Joseph Yankey did not lapse into oblivion after his return to his family in Ohio. This story, the writer believes can be told and cast no reflections upon any as most have passed on.

During the time of operations in the new Silver City, Yankey contracted the measles. An Indian woman served as a nurse to him. In her method of bringing out the measles she gave him 'sheep nanny'. Ask some Indian how it was made? the writer has his own ideas.

Not long after, Yankey had arrived home to his family in Ohio, he answered a knock on the door. There stood the Indian woman holding a baby in her arms. Handing the baby to him she said, 'This is your baby, you take it.' Turning, she walked away. She was never seen again. It was assumed she returned to New Mexico. It was reasonable to assume in this small town the mystery would soon be gossiped among the people. But life went on as usual. The family accepted the baby and was raised the same as those of the family of five children, she being the sixth. The writer knew them all. Although the people knew her background, she was accepted as one of the Yankey family and society. When the marriageable age, she married the son of the leading business man of the town. Their son and daughter today should be in their seventies.

So goes the story of the man who founded Silver City, New Mexico.

We never knew what became of Bullard, of whom the street was named."

Merle Ramsey

MERLE RAMSEY LETTER
Letterhead: Merle Ramsey,
1461 Glenneyre (Art Center),
Laguna Beach, California
* Dated Feb. 14, 1971 *
Addressed to Mr. James W. Harrison, Silver City, New Mexico
* Dear Mr. Harrison: * In answer to your letter I have assembled my memories of what I have known for many * years of the history of your city. I have enclosed it in full form to eliminate any creases * by folding. *I have known of this naming of Silver City for many years, and believe I am the only * one living today that knows the true story. Perhaps I may be disputed. It was told to my * father about one hundred years ago by Joseph Yankey (Some say Yankie). I am 83,* and remember of my father telling the story when I was a boy. Also of hearing * Yankey tell it in later years. * Had my wife been in better health we would have made a trip to your city and deliver the * story personally. Perhaps we can make the trip later. * As for the truth of the story, my wife knows it the same as I do as she lived in the same * little town when Yankey lived there. Peebles is a small town of many years of about * 1000 people near the Ohio River in the tobacco region. Among the Appalachian* Mountains.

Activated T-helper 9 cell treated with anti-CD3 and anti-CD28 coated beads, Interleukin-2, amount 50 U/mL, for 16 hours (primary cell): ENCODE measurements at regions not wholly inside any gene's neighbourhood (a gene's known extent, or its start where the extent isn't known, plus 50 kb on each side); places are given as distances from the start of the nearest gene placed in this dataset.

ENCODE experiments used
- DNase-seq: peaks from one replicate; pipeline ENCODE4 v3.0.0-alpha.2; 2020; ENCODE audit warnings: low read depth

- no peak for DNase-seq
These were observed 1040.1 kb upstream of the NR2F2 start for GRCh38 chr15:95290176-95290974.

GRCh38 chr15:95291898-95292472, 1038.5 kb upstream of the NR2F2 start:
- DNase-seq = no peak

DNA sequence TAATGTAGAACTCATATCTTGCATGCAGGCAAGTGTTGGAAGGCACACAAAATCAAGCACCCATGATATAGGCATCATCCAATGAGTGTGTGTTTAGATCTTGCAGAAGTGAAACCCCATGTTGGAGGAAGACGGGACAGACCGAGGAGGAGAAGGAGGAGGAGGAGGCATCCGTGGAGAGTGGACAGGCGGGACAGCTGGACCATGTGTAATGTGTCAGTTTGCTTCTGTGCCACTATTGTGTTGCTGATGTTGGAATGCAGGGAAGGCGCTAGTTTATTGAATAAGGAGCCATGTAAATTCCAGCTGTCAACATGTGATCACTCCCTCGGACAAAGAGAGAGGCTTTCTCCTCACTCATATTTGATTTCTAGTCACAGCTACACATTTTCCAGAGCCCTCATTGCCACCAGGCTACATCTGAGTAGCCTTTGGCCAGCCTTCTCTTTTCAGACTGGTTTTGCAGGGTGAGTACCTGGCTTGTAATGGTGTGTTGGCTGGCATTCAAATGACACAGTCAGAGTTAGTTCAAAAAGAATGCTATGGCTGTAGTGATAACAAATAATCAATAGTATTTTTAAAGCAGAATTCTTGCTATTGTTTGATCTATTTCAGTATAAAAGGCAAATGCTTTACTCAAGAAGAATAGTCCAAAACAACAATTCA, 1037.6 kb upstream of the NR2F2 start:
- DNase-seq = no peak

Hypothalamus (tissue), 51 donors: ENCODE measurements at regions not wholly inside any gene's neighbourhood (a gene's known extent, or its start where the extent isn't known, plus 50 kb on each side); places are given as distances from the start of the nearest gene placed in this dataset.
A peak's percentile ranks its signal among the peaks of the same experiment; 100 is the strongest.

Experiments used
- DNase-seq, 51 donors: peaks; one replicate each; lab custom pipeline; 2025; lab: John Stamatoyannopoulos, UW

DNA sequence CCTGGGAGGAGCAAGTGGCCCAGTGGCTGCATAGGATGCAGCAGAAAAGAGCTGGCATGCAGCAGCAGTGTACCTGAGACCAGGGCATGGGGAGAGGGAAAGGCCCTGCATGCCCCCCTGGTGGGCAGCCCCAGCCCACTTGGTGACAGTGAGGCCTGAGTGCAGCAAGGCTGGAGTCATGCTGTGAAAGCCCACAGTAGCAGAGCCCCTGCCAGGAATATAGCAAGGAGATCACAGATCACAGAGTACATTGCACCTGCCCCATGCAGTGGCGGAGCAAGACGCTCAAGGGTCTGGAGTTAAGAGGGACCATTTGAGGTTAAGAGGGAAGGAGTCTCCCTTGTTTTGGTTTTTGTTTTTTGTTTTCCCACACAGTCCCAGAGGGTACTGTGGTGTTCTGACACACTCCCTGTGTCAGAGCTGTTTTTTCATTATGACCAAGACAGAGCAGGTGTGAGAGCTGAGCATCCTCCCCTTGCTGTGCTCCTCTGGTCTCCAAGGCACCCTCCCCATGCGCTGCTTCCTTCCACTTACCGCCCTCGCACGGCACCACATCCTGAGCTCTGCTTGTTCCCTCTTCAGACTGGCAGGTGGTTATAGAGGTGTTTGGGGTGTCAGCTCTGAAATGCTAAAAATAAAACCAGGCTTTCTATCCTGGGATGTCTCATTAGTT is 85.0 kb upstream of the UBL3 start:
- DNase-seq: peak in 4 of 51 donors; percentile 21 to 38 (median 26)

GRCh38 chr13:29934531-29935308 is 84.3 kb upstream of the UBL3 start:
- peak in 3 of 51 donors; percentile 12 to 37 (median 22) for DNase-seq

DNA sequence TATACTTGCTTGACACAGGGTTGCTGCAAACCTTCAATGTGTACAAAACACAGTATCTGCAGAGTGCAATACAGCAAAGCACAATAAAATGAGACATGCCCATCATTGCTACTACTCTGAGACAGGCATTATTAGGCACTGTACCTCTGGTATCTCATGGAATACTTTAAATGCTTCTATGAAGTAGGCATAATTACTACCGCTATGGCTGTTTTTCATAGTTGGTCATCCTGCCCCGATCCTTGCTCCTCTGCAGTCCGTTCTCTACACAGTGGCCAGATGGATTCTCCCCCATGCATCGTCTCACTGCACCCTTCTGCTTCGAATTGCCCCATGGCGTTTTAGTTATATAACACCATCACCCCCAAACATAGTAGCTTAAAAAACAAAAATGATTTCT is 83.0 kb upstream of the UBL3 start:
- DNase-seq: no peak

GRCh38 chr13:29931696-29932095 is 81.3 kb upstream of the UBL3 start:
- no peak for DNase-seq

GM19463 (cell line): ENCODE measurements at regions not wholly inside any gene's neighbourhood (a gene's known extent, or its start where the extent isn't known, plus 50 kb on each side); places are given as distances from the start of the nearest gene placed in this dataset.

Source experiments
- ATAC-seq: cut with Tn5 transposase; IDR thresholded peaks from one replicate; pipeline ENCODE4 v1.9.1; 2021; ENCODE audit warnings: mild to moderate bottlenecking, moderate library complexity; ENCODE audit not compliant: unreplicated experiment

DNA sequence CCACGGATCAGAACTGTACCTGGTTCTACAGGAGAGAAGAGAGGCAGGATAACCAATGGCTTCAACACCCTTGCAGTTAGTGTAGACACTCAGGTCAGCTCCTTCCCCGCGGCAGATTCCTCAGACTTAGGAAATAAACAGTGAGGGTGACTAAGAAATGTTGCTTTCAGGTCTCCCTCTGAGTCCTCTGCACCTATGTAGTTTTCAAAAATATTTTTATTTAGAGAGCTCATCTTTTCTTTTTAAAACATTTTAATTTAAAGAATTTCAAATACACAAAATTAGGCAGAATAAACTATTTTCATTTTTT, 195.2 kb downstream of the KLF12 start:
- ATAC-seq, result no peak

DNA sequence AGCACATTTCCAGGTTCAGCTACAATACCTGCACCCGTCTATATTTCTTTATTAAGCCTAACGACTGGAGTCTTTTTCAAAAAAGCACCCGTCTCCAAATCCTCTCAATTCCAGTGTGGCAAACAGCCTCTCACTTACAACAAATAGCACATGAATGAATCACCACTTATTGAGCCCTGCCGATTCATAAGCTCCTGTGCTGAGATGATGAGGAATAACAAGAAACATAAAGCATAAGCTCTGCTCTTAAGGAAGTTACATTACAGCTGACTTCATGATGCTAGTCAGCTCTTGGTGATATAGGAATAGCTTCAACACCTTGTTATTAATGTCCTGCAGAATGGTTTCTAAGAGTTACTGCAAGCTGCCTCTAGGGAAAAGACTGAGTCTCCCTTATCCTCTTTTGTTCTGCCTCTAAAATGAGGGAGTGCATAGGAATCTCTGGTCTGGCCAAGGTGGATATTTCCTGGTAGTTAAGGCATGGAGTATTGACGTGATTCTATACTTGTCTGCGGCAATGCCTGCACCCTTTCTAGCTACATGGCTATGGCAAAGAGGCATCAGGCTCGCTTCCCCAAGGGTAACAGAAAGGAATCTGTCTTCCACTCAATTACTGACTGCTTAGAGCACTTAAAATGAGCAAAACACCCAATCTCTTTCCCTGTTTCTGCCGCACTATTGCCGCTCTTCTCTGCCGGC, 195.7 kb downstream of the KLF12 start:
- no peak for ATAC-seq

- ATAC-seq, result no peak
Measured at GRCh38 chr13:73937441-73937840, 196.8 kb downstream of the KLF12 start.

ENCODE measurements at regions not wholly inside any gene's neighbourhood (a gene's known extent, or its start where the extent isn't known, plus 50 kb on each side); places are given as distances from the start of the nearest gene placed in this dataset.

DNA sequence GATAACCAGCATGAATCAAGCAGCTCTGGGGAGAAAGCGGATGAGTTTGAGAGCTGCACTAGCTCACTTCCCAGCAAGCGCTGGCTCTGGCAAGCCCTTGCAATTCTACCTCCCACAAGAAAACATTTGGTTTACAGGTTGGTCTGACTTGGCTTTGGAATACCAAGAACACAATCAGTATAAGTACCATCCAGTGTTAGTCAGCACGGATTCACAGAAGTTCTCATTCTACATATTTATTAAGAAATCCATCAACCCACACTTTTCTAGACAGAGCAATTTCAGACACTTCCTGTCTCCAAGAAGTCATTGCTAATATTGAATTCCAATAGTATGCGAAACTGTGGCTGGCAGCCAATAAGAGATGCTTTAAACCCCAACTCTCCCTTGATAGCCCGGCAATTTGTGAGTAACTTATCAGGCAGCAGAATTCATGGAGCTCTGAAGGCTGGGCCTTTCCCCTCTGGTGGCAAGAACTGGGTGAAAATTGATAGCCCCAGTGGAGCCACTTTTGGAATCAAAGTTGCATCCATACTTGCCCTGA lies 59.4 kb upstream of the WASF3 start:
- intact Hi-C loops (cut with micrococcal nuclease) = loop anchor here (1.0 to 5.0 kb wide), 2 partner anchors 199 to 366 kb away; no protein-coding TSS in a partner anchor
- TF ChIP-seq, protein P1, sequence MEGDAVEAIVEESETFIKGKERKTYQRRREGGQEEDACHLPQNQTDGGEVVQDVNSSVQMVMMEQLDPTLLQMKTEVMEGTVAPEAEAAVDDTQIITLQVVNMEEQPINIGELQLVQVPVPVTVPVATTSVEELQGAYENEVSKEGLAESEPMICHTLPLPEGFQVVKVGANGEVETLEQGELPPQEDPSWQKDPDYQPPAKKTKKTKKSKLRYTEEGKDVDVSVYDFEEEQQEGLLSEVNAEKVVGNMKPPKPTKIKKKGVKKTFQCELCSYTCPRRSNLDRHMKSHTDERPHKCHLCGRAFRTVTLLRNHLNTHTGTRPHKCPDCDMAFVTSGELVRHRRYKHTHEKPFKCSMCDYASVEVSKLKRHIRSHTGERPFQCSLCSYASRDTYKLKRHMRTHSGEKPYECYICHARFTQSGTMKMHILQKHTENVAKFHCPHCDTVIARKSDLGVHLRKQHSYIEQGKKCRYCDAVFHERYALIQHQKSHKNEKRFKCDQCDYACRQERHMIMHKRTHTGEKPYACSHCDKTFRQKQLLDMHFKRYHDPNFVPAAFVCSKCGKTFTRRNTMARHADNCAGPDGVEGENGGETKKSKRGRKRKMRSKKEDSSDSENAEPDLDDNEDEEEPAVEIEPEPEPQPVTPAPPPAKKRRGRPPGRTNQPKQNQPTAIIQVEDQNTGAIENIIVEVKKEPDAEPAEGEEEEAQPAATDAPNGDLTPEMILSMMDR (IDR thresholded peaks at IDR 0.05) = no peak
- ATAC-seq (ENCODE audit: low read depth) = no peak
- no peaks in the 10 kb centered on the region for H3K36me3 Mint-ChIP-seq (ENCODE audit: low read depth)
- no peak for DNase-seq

* Hoping my story will be of interest to your city.*
I remain, sincerely yours. *
Merle Ramsey *

YANKIE / YANKEY...
Written and compiled by

Gerald W. Yankie
I suggest that you talk with Susan Berry, Silver City Museum Director, about Joseph Trimble Yankie (sometimes spelled Yankey, but never correctly spelled Yankee). Joseph Trimble Yankie was born in Adams County Ohio on July 24, 1844. My grandfather (Jay Trimble Yankie) was the son of his sister. Joseph was in the Union Army during the Civil War and shortly after the war was over he went to New Mexico with his cousin, John Swisshelm, and his brother, James Minor Yankie, to seek their fortune. The 1870s and 1880s were some wild times in Silver City and surrounding territory. Hillsboro, NM is said to have been named by Joseph Trimble Yankie, after the county seat near his home, Hillsboro, Ohio. The Swisshelm Mountains in eastern Arizona were named after his cousin, John Swisshelm. This group from Ohio were extremely successful in gold and silver prospecting as well as other businesses. I do not know the whole story but will eventually learn more about their activities in the region. Susan Berry has helped me with some newspaper stories during the life of Joseph Trimble Yankie in your town. With Billy the Kid roaming the country and Apaches trying to protect their land, it was a colorful and frightening time. What made Joseph Trimble and James Minor Yankie leave New Mexico we may never know but they both moved back home, with a lot of money, and married local Ohio women and raised families. Joseph Trimble married Margaret Vinton Patton on Nov. 11, 1884 and James Minor married Anna Copeland on Feb. 2nd, 1887 (on Groundhog Day). These records are in the family bible of their father and mother, Jonathan Yankie and Sarah Armstrong Yankie. Joseph Trimble Yankie died on June 12, 1926 and is buried in Ohio. His brother, James Minor Yankie died on Feb. 13, 1928 and buried in Los Angeles, CA. So, never allow the city road department to change the spelling of Yankie Street. I hope this history will add more meaning to the place that you have chosen for your business. Bullard and Yankie were business associates but I do not know the exact connection.